Sunday, September 18, 2011

Loyalty issues

I have a loyalty issue.

I don’t know if anyone else feels the same way. And this problem creates a lot of other problems in my life.

Take for instance today, when I went to a Crossword store to buy books for my nephews. After buying what I wanted for them, I made a beeline for a shelf containing Ruskin Bond books. It’s no secret among my friends that Vikram Seth and Ruskin Bond are two of my favourite writers. Sure, I’ve decided books are very costly and I won’t buy them anymore etc, etc, but when I go to a bookstore, I end up checking if there are any new books by these two guys. That’s loyalty issue no 1, for this means I barely check out other authors. Even if I decide on a book by another author and buy it, I always go check if there are new books by Bond and Seth.

Loyalty issue no 2 extends to my cellphone. My sister once told me Nokia phones are the best. In the past 11 years since I have begun to use these gadgets, I have only bought Nokia. Even the most cheap or most user friendly phone by another company will not convince me to buy it.
There are more loyalty issues, but let’s stick to Bond here. I love Bond for another reason. He’s not one of those authors who boasts of an education abroad or a jet-set lifestyle (Yes, Seth kind of fits into this description, and he’s the only exception to the rule whose works I like). Here’s a man of so-called English origin – juxtaposed with our many young present writers of ‘Indian-origin’ – who admits he missed India in England and returned home. He knows Mussoorie like the back of his hand and he’s a simple man who uses words to weave stories from his life. He writes about the same place, and sometimes the same people, and most of us love him for this.

In a time when every Indian writer in English claims to be a ‘global writer’, I prefer going back to the writings of this podgy gentleman from a small town, who has no pretences of ensnaring readers with his international style or erudition. I am happy reading about rain in the mountains, or how it feels like to swim in a pond, or how a python was fascinated with his reflection. I don’t have to find the perfect frame of mind when I want to read his books. Most importantly, I can keep reading them again and again like going back to meet old friends.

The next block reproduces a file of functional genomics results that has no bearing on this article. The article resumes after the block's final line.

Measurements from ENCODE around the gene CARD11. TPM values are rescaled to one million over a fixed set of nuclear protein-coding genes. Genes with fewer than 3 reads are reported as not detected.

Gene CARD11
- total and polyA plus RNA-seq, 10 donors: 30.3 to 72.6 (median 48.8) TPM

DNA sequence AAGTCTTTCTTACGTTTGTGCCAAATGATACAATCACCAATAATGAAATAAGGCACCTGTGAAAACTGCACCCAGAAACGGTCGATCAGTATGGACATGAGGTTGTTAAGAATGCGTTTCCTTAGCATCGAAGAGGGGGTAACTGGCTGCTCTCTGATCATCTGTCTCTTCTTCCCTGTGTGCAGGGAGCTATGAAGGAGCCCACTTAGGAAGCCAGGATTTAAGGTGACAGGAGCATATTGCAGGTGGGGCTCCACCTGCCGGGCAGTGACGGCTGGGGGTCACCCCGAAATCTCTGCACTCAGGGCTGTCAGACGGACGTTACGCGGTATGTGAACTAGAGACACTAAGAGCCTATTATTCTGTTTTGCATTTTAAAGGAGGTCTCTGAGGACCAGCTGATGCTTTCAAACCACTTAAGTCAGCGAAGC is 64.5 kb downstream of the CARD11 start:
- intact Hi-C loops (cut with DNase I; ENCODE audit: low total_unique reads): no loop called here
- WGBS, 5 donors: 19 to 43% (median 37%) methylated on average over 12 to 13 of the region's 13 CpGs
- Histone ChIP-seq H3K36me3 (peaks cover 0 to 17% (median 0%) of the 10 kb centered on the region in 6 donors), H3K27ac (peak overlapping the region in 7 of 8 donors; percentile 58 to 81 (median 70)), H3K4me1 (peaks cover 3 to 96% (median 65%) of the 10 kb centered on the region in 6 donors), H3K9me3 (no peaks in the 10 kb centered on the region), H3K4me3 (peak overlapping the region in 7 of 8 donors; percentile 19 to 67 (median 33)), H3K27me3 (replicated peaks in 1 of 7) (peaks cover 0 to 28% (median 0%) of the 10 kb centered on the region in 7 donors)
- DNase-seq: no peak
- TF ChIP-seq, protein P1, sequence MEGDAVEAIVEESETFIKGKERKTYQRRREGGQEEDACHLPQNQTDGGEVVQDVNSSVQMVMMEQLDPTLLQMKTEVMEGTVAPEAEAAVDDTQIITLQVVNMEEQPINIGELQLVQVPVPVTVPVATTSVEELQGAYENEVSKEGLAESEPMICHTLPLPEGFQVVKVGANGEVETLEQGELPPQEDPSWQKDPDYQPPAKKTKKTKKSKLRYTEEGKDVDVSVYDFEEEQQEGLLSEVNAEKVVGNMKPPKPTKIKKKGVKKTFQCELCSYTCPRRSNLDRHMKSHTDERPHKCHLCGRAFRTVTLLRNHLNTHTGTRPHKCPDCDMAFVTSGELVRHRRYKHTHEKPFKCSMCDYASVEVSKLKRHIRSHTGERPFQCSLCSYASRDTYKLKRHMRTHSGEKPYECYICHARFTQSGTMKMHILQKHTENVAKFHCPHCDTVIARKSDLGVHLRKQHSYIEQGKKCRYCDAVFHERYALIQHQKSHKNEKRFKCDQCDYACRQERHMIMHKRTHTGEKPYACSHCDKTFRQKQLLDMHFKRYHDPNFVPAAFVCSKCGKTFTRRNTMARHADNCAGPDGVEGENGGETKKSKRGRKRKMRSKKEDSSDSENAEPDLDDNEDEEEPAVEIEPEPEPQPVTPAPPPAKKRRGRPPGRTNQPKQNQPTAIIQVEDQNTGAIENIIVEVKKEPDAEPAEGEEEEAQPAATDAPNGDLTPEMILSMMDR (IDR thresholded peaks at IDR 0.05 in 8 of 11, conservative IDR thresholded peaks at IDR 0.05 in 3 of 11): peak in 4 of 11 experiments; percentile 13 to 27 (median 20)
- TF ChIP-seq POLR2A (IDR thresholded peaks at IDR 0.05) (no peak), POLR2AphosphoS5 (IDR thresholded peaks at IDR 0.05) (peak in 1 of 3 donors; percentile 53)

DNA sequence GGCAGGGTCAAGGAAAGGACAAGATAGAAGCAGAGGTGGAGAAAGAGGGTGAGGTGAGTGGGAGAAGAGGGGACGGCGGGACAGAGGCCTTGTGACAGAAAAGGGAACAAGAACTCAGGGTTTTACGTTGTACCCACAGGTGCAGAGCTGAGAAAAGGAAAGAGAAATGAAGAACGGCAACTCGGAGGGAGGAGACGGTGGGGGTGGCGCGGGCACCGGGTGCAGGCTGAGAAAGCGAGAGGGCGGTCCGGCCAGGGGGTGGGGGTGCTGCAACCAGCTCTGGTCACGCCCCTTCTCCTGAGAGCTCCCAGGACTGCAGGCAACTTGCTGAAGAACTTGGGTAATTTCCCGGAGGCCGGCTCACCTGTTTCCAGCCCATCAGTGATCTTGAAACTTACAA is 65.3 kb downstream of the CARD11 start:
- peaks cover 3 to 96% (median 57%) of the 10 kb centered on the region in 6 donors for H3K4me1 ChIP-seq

Some may say Bond never strays from ‘the formula’. But if its an author whose words I can trust to make me happy, or even cry when I am feeling low, or uplift my mood if I am simply tired, I will buy his books. Then this is one loyalty issue which I am happy with.

Wednesday, September 7, 2011

On writing

I started my other blog as a tribute to my sister whom I lost to complications from breast cancer. But four months ago I lost another person I loved. My father. He was bedridden for a while after a stroke.

I am still learning to live without him.

It’s going to take some time getting used to writing again. The art both my parents, my mother, an author and translator; and my father, a well known author and veteran journalist, passed on to me. Each time I write, I know I pay tribute to them. I shall cease to exist the day I stop writing.

I always find solace in words, but there is a time when I didn’t. That was the time my sister died. Everyone who came home spoke the usual gibberish consolers speak. I longed for them to stop. But they didn’t. They all kept saying the same words intended to comfort us. But I was tired of hearing them. Then a neighbour’s son came to meet us. He didn’t say anything. He just hugged me. And that was all that I had wanted.

Over time I have made my peace with words. After my father died, the same people returned with the same words they had spoken when my sister had died. This time I succeeded at keeping both of them away. And now, four months on, I am accepting words back into my life. The last time I found solace reading ‘Tuesdays with Morrie’. This time too, it’s another book and another experience. It was my gtalk status message saying ‘Can someone lend me a copy of ‘Eat, pray, love’’ that made my friend G buy me a copy of the book which was delivered to my home.

Elizabeth Gilbert wrote the book when she was 36 – my present age – and lost in life. I had heard a lot about the book and wanted to read it. Honestly, I didn’t enjoy it in the beginning. But as I read it, I began to find solace in it.

I don’t know what I will read after this book. But one thing’s for sure. It has made me want to think about what I want to do in my life. And I do want to write.